“Full Fathom Five” is a solo exhibition by Celia Jackson, Wales-based photographer and senior lecturer at the University of South Wales. Considering the personal character of the story behind the photographs, we would like to present it to you through Celia’s words:
Full Fathom Five
Full fathom five thy father lies,
Of his bones are coral made;
Those are pearls that were his eyes;
Nothing of him that doth fade,
But doth suffer a sea-change
Into something rich and strange.
(William Shakespeare, The Tempest, I. 2. 397-403)
My father spent most of his life in, on or near the sea. He was born in Whitstable, Kent, in 1925 and grew up to the sound of gulls and shrimp-sellers. Later, when he joined the RAF, he was stationed in the Far East and brought back small packets of beautiful black-and-white photographs taken with his Leica camera. These show a mixture of exotic gardens, architecture, and beach scenes featuring implausibly large, feathery palm trees and brilliant sunshine.
Later Dad acquired a small dinghy and we would sail this determinedly up and down the River Avon on summer weekends, tacking every minute or so - less on a windy day, as the river was so narrow. He would also take sailing holidays on the North Sea, living on board for several days with new-found friends; these experiences inspired the poetry and short stories he wrote many years later.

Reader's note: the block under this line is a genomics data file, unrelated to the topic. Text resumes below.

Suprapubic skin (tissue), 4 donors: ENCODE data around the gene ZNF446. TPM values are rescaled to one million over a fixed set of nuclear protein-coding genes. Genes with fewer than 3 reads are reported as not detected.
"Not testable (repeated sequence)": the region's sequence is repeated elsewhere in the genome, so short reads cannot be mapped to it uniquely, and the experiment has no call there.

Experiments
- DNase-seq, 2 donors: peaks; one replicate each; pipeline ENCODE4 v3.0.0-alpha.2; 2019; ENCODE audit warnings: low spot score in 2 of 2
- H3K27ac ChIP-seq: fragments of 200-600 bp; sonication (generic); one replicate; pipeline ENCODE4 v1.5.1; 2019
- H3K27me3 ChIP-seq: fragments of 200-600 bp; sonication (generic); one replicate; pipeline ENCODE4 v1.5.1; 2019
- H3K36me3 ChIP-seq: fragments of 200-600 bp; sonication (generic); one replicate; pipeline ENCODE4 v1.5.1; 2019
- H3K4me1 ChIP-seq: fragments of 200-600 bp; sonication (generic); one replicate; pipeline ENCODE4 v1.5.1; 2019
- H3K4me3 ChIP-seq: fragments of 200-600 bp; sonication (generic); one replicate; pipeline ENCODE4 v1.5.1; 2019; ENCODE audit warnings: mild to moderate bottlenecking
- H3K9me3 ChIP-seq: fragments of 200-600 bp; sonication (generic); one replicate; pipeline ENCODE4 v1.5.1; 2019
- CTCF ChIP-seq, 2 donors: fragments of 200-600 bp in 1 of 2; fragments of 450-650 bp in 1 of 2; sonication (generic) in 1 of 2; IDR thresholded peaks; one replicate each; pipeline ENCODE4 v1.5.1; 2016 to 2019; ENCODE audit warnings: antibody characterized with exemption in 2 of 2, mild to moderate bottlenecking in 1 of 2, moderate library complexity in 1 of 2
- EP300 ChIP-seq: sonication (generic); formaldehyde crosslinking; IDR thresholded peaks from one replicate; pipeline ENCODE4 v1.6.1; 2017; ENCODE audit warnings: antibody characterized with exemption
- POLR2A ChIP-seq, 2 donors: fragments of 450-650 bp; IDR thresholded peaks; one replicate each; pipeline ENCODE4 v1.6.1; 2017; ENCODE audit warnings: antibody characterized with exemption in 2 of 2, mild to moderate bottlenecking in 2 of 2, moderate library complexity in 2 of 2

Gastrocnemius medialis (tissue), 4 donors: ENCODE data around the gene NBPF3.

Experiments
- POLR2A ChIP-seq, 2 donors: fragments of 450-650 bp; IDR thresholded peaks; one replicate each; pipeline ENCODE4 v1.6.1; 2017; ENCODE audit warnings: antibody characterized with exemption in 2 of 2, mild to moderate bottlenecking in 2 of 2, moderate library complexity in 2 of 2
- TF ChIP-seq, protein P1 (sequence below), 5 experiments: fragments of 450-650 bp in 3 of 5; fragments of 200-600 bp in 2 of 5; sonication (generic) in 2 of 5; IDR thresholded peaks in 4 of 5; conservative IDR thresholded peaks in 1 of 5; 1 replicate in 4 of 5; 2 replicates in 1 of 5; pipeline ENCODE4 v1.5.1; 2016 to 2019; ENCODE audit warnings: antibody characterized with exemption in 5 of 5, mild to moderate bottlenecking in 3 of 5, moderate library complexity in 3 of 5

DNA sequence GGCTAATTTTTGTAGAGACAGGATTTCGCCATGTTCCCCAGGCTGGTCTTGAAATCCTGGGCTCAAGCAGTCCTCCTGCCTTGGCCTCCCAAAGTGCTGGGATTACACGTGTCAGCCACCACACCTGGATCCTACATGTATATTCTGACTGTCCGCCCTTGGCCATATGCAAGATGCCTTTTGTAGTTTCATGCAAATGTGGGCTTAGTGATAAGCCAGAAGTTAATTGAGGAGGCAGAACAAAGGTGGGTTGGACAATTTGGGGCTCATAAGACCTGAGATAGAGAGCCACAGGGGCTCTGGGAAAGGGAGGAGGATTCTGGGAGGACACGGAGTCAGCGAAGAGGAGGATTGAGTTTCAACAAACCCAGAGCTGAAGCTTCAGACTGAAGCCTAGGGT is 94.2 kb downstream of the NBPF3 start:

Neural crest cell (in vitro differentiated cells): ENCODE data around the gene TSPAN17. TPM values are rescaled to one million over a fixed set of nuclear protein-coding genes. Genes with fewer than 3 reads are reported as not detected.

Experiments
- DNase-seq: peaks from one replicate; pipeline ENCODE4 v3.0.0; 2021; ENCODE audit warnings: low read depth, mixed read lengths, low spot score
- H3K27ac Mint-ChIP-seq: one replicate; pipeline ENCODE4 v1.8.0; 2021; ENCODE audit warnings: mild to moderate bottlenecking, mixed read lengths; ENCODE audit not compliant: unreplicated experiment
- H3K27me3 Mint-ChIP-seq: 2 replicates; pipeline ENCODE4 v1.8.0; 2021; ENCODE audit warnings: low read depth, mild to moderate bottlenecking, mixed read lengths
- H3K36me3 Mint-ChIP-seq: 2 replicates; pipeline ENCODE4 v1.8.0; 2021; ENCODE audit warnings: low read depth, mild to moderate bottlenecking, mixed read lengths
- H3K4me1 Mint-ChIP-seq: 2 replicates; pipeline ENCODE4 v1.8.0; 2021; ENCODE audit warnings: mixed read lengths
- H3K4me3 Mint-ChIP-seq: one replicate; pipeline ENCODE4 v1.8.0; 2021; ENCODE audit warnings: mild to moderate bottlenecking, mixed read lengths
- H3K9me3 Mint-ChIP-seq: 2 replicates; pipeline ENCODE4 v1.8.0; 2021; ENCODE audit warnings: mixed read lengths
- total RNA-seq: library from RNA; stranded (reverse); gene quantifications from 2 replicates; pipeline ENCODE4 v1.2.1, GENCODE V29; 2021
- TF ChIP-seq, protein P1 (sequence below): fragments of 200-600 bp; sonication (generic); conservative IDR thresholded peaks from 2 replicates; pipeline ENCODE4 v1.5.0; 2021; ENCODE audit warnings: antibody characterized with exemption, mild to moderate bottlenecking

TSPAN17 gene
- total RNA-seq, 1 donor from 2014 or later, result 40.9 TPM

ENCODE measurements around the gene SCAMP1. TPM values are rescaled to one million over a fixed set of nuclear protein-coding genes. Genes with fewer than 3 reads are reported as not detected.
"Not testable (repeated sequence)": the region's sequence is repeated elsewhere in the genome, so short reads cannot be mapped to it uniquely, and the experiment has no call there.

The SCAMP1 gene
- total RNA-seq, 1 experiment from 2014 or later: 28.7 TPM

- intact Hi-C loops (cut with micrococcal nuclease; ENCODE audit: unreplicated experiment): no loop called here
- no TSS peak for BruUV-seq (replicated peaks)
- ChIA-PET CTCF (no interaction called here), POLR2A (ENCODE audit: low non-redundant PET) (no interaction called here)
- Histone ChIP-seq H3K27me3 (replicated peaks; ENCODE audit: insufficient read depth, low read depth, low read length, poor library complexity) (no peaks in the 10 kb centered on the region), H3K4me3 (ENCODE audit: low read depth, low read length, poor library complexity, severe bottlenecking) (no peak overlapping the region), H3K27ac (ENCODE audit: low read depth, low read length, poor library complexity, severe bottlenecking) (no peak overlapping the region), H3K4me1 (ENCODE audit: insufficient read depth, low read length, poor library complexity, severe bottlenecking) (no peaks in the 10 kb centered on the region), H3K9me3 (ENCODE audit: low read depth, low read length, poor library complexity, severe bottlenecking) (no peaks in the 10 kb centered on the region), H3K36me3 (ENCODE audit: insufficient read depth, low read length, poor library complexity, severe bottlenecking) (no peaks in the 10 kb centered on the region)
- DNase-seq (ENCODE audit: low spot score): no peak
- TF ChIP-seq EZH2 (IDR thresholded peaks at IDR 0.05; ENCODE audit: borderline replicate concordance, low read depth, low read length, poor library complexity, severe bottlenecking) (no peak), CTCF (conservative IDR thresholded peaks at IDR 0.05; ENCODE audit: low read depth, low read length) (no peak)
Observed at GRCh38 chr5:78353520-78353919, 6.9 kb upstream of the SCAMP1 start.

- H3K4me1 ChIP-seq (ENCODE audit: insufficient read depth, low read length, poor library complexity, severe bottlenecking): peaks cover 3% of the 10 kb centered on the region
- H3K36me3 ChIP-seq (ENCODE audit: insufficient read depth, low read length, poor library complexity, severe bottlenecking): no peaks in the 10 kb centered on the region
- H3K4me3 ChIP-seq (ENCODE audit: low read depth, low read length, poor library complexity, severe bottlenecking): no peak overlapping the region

Towards the end of his life Dad would take me and his two grandchildren to the Canary Islands every summer, where the white sands and dazzling turquoise sea were always a source of joy to him. He lost his life in the sea in August 2011, off La Oliva Beach outside Corralejo, Fuerteventura. As was his habit, he was floating on his back, looking up into the intense blue of the sky, and his heart simply stopped.
The images made for Full Fathom Five represent my first hesitant steps towards making something positive from the memories of that terrible day. Like the American photographer Barbara Ess, I am “trying to photograph what cannot be photographed”, and, like her, I use the simplest of pinhole cameras to capture my way of experiencing the world.
Images featured in the exhibition were taken with cameras made of a coffee can and a biscuit tin with brass pinholes.